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3-3: The Periodic Law of Elements

In the preceding section, we have learned that the structure of hydrogen atom can completely be explained by quantum mechanics. Then, how about the other kinds of elements? To see this, the periodic law of elements seems one of the most suitable subjects. In the present section, let us see that the periodic law is beautifully derived from the shell structure of atoms.

[The Periodicity]
A Russian chemist, D. I. Mendeleev (Russia, 1834 - 1907) discovered the periodic law of elements that the properties of the elements are periodic functions of their atomic weights (1869), i.e., by arranging the elements in order of increasing atomic weights, elements having similar properties occur at fixed intervals. On the basis of this periodicity of elements, the periodic table arranged the elements in order of atomic numbers to emphasize the chemical relationships between the elements with similar configurations.
Since the periodic table must be very familiar to you in textbooks of chemistry in your highschool time, its details will be omitted here except for a few examples of the periodicity of the elements as shown below.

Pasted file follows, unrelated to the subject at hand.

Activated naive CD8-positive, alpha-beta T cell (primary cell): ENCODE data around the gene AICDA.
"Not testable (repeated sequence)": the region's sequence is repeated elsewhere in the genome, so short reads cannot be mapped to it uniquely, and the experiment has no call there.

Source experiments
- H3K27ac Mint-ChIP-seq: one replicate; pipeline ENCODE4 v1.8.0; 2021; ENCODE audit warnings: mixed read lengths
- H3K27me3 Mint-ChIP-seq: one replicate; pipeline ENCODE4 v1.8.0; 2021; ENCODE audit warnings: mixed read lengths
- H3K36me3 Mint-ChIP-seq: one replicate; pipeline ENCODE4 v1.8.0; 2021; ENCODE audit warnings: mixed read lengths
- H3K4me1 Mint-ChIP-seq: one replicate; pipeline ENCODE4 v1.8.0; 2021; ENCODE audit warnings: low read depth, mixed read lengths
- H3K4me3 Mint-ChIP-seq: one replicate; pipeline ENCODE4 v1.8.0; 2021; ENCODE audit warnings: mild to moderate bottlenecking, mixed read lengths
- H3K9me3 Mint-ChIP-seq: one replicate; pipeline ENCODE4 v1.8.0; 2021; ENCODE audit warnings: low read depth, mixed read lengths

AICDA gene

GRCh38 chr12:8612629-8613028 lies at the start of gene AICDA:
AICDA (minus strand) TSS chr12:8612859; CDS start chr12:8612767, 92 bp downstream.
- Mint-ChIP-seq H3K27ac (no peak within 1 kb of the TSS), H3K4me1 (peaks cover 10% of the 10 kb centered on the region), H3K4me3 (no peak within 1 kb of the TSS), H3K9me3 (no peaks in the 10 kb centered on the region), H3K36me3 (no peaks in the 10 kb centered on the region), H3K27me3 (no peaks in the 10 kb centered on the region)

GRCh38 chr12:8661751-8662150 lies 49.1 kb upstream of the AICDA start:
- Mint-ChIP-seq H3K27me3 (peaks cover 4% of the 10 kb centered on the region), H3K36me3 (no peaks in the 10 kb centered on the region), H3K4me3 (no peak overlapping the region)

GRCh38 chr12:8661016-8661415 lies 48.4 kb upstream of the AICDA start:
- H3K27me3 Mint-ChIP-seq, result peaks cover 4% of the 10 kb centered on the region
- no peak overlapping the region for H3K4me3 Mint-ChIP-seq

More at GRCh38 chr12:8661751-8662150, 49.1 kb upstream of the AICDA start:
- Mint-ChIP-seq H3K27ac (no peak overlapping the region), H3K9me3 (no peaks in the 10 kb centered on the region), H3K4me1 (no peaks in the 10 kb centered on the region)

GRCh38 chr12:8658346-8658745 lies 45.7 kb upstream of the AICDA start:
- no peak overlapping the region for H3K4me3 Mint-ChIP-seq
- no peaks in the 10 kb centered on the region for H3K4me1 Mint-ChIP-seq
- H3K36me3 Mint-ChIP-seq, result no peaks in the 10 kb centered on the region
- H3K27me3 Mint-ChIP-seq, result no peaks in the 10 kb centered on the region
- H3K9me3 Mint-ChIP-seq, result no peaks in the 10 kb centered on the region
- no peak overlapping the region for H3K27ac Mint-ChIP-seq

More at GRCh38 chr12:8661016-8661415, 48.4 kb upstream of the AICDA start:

Some examples of the periodicity of the elements are shown in Fig. (A) and Fig. (B). We can find similar features in other various experimental data.
What Fig. (A). shows is the ionization energy which is necessary to ionize an atom by removing an electron out of an atom.
The elements He, Ne, Ar, Kr, Xe and Rn, are especially difficult to be ionized and they are called the noble gases or rare gases.
On the other hand, the neighboring elements whose atomic numbers are larger by one than those of the noble gases are the alkali metals, Li, Na, K, Rb, Cs and Fr, which have high chemical activity and are quite easy to combine with other elements. Fig. (B) shows the atomic radii estimated from the interatomic distances in crystals. This data shows that the atomic radii of the alkali metals are remarkably large.
We can see from these data that the atomic numbers Z = 2, 10, 18, 36, 54 and 86 may have a special meaning which can be explained by quantum mechanics as discussed below.

[Shell Structure of Atoms]
As mentioned before, the eigenstates of a hydrogen atom are specified by a set of quantum numbers, n , l , and m and the energy eigenvalues, , are determined only by an integer n. (See Eq. (5) on the preceding page.)